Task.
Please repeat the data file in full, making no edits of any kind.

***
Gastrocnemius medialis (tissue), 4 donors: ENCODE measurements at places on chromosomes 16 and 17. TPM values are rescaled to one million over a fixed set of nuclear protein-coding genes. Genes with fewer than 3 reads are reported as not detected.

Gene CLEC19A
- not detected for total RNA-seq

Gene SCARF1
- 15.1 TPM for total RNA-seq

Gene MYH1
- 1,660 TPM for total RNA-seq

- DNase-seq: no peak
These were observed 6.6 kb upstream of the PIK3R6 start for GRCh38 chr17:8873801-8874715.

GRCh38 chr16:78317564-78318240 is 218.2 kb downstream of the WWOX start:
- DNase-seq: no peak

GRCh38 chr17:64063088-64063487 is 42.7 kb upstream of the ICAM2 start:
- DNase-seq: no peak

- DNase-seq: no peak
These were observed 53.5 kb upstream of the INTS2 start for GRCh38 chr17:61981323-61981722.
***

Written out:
Gastrocnemius medialis (tissue), 4 donors: ENCODE measurements at places on chromosomes 16 and 17. TPM values are rescaled to one million over a fixed set of nuclear protein-coding genes. Genes with fewer than 3 reads are reported as not detected.

Gene CLEC19A
- not detected for total RNA-seq

Gene SCARF1
- 15.1 TPM for total RNA-seq

Gene MYH1
- 1,660 TPM for total RNA-seq

- DNase-seq: no peak
These were observed 6.6 kb upstream of the PIK3R6 start for GRCh38 chr17:8873801-8874715.

GRCh38 chr16:78317564-78318240 is 218.2 kb downstream of the WWOX start:
- DNase-seq: no peak

GRCh38 chr17:64063088-64063487 is 42.7 kb upstream of the ICAM2 start:
- DNase-seq: no peak

- DNase-seq: no peak
These were observed 53.5 kb upstream of the INTS2 start for GRCh38 chr17:61981323-61981722.